Your annual review is coming up and the time is here to write your self evaluation. I get it, people hate annual reviews. Even Yahoo Finance weighs in about exactly how much we hate these and how far from valuable they are. However much we hate them, they still exist, and spending time on them is imperative.
Often we look at these evaluations like we look at most activities that we dread. We think, how fast can we finish with the minimal amount of effort? Your performance evaluation is a chance to ‘advertise’ what you have accomplished. It is not a good time to RUSH THROUGH this assignment. This is an opportunity to SELL YOURSELF in a positive light. It is an annual advertisement for YOU. I suggest you write an annual evaluation even if your company doesn’t require you to do it. If you have little to write about, then resolve to change that in the next year.
What did you do all year? This is your chance to put on the CEO’s hat and look at your performance from an aspect of ‘what value did you bring’? You did something this year, right? Did you contribute to a project that is pushing your company forward? If not, why not do that in the next year? This annual review is your chance to ask yourself if you are really set on making a difference at your place of employment and exactly HOW you are doing that.
Start by following this Table of Contents:
- The Year in Review: Mention notables in performance and contributions that affected the company in a positive way.
- Projects/Major Efforts/Successes: List out honorable mentions and successes that you have achieved.
- Customer/Employee/Supervisor Feedback: Who has said great things about you? You own your brand, and, like an advertising agency, you should be able to find some notable quotes.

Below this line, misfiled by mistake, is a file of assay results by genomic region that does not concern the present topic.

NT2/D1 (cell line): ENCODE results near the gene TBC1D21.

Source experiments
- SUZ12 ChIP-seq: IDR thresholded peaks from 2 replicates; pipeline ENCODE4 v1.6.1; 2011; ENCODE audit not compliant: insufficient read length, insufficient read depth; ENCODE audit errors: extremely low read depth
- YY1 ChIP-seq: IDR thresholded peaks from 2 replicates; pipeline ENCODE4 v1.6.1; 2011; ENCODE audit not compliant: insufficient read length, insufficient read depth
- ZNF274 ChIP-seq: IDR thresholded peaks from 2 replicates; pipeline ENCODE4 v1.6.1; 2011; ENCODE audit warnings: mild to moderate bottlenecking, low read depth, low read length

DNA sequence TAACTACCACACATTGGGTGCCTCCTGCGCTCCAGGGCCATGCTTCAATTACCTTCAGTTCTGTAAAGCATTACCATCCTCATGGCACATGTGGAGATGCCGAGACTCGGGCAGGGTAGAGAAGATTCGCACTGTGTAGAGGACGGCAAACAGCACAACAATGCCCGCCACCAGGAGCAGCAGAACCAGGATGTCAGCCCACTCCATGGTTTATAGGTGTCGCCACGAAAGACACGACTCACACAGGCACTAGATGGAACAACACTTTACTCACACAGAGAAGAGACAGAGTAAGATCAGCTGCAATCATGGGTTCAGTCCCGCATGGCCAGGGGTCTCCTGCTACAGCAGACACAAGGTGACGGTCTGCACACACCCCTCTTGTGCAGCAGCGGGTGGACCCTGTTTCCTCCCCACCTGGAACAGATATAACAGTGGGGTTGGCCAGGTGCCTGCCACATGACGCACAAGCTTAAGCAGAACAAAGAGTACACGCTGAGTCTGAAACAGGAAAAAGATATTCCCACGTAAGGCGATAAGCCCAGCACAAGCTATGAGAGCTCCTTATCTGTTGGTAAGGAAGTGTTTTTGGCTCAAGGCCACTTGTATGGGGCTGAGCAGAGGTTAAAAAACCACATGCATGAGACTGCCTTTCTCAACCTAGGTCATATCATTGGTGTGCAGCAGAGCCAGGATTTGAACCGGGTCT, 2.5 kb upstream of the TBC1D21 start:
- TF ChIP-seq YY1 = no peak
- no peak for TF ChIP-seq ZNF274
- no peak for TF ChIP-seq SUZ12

- Small Successes/Assists: Don’t forget to mention the small successes or assists. You may have supported a co-worker and helped them to achieve a major deliverable. This is worth mentioning.
- Goals for the Upcoming Year – both Professional and Personal
- Career Goals/Plans for the Next 5 Years
Spend the kind of effort that you spend preparing for a college term paper. So what if you stay up all night to document your accomplishments and set a plan for the next year. Five years from now, it will still be an important piece of your work history. It will not fade out of existence like all of the effort that you poured into those college term papers.
Send out a few queries to co-workers and customers and others that you come into contact with at work. “I am in the process of my annual review. It would be beneficial if I had a chance to hear from you a few key points on what I’ve done well and areas that I can improve.” I’m suggesting that you solicit feedback. You will be more valuable as you begin to understand how you fit into the organization and how others view you and your brand.
Include charts and graphs of key data points. Remember that the goal in this is two-fold, one to raise awareness of your successes with your supervisor and within the company and ALSO to keep an ongoing record of your contributions over time. As your brand manager, you will be able to shape and mold the message about who you are and where you are going based on these write ups. It will also help you in this world of ever changing people, to review with new bosses where you have come from and where you are going.
There are great resources on the web for details on evaluation write ups. The most important thing to remember is that career death is made up of mediocre successes. This evaluation gives you a chance to look over your year. You have time to re-orient yourself to do much better next year. Commit to making a difference. Commit to caring. Commit to delivering a brand that says ACTION, RESULTS, IMPROVEMENT, and GETTING THINGS DONE.
Be truthful and honest in your write up, but also expound on the parts that you played in the successes. Use active verbs. Use more than one verb to describe your accomplishments. Sometimes you feel you should humbly deny your participation or minimize it. Don’t! You are competing for positions and pay with others who will not humbly deny their participation. Lay humbleness aside and give yourself credit for what you have done. Propagate a positive message and reinforce your value and your brand.
by Bethany Williams